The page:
OLYMPIA, Wash — A bill that would impose harsher penalties for sexually abusive jail and prison guards passed the Washington state Legislature Wednesday.
The State House of Representatives voted unanimously to pass “Kimberly Bender’s Law.” The bill was prompted by a 2022 KING 5 investigation about a former Forks jail guard who served just over a year in prison after sexually assaulting four women.
The Senate unanimously passed the bill on Feb. 27. It now goes to Gov. Jay Inslee for consideration.
The bipartisan legislation, sponsored by Sen. Mike Padden (R-Spokane Valley), proposes to upgrade the status of first-degree custodial sexual misconduct from a Class C felony to a Class B. The first-degree charge applies to cases when a corrections officer or member of law enforcement has sexual intercourse with a person in their custody.
The law would also raise the status of second-degree custodial sexual misconduct from a gross misdemeanor to a Class C felony. The second-degree charge applies to cases when a corrections officer or member of law enforcement has sexual contact with a person in their custody.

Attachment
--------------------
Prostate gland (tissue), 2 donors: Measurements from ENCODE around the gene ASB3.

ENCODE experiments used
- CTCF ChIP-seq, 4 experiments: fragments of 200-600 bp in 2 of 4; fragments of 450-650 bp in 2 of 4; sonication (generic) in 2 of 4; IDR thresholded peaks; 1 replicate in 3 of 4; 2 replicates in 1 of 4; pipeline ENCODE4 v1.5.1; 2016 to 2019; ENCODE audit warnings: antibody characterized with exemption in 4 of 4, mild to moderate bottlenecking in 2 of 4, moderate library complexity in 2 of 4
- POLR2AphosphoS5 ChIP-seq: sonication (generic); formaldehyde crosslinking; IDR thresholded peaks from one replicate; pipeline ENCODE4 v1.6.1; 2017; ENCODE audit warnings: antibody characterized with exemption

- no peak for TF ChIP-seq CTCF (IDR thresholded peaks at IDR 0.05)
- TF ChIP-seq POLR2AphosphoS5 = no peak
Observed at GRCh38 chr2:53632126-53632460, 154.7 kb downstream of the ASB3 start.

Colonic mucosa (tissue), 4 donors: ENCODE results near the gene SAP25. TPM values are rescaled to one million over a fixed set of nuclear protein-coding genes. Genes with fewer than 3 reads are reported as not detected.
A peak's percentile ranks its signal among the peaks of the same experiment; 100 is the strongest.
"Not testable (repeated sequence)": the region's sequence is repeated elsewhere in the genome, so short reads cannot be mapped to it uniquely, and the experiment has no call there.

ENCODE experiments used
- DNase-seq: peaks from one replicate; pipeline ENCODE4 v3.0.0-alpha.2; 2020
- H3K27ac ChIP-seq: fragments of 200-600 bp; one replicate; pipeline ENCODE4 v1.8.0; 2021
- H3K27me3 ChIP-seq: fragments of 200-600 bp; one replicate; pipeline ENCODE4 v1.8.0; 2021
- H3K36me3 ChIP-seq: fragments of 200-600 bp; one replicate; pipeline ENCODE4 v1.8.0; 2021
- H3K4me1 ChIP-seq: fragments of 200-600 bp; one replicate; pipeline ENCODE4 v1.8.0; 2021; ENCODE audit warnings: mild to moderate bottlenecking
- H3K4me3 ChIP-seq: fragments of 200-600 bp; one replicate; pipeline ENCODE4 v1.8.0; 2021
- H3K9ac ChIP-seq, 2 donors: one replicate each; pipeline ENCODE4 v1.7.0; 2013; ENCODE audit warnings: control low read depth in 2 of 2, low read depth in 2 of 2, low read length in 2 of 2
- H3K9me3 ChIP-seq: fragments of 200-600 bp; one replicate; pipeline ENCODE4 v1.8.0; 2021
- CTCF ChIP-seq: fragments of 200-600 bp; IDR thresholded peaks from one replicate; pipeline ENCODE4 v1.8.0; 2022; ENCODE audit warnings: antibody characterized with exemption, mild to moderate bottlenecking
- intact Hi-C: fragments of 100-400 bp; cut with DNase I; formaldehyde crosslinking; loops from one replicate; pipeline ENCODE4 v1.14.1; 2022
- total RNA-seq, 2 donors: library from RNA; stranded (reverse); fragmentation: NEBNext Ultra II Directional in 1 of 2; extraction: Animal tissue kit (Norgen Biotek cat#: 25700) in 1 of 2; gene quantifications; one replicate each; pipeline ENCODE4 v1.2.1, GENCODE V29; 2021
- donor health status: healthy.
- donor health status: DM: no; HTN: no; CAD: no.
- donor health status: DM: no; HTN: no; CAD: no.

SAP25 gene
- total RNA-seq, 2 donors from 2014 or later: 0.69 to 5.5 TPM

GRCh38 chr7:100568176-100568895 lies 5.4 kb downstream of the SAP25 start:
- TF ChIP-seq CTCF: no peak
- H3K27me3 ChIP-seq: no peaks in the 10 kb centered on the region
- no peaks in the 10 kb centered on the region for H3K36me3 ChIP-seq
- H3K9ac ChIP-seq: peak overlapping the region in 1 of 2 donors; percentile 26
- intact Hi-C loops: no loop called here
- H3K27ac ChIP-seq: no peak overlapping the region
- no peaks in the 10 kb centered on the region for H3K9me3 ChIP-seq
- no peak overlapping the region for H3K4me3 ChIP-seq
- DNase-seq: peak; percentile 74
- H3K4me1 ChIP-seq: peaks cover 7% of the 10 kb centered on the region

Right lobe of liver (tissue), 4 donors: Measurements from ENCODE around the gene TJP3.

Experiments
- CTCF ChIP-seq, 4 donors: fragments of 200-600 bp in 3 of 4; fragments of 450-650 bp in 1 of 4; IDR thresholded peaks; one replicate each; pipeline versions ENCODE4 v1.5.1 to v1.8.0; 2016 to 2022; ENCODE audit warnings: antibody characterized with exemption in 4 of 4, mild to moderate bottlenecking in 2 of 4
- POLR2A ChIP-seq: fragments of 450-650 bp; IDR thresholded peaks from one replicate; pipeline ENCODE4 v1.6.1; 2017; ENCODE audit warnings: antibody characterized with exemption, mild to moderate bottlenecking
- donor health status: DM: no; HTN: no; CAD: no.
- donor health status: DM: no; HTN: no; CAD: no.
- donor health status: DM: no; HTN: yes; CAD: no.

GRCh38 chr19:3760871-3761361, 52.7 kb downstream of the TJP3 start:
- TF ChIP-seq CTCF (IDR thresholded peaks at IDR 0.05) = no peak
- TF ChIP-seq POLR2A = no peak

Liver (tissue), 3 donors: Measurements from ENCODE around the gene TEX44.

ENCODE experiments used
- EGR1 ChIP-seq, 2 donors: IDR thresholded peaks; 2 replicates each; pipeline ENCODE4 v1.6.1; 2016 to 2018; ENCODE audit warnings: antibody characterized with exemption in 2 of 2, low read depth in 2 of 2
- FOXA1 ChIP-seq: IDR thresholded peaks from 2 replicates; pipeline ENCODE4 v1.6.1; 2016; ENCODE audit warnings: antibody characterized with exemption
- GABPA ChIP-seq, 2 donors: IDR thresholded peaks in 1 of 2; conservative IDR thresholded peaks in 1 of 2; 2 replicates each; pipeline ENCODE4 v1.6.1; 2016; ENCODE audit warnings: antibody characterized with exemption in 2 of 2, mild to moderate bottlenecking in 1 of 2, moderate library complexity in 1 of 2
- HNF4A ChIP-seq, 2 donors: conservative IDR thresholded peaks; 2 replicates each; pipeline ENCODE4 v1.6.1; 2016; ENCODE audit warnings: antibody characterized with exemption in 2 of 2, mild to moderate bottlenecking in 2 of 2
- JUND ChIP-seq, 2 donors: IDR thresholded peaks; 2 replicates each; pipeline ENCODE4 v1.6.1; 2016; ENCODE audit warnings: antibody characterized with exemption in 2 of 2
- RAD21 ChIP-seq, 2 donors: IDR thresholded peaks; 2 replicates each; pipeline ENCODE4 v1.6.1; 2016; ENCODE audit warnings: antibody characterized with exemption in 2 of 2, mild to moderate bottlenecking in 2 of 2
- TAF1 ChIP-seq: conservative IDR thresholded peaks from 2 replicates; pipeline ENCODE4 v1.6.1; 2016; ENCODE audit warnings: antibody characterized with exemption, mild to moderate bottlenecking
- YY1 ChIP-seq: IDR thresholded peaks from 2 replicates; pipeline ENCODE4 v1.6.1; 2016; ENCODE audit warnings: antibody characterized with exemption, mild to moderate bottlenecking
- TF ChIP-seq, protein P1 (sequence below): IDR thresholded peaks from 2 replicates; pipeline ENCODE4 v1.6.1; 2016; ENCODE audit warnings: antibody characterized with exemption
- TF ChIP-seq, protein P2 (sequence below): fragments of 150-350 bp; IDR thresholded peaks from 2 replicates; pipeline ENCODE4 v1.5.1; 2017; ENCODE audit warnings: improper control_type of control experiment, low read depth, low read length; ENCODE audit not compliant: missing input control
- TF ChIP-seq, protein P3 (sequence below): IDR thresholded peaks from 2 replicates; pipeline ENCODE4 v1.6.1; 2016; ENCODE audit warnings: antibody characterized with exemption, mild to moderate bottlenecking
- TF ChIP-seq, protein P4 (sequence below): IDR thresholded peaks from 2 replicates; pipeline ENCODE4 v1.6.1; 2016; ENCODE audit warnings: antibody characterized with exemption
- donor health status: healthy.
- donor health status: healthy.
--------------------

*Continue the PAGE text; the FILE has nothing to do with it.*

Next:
"Kimberly Bender's law" is named after a Quileute woman who died by suicide in her Forks jail cell after reporting her jail guard, John Gray, sexually harassed her.
Once the governor receives the bill from the Legislature, he will have five days to take action on the measure.
"This bill will make a difference, and it will help show that Kimberly Bender's life mattered and help prevent the kind of dehumanizing treatment she suffered," said Rep. Chris Stearns (D-Auburn), one of three state representatives who shared supportive remarks on the House floor Wednesday before the 97-0 vote.
Gray, the corrections officer at the center of the KING 5 series, was convicted in 2021 of two felony and two misdemeanor counts of custodial sexual misconduct for sexually assaulting four women who were inmates at the Forks jail in 2019.
He served 13 months of his 20-month sentence.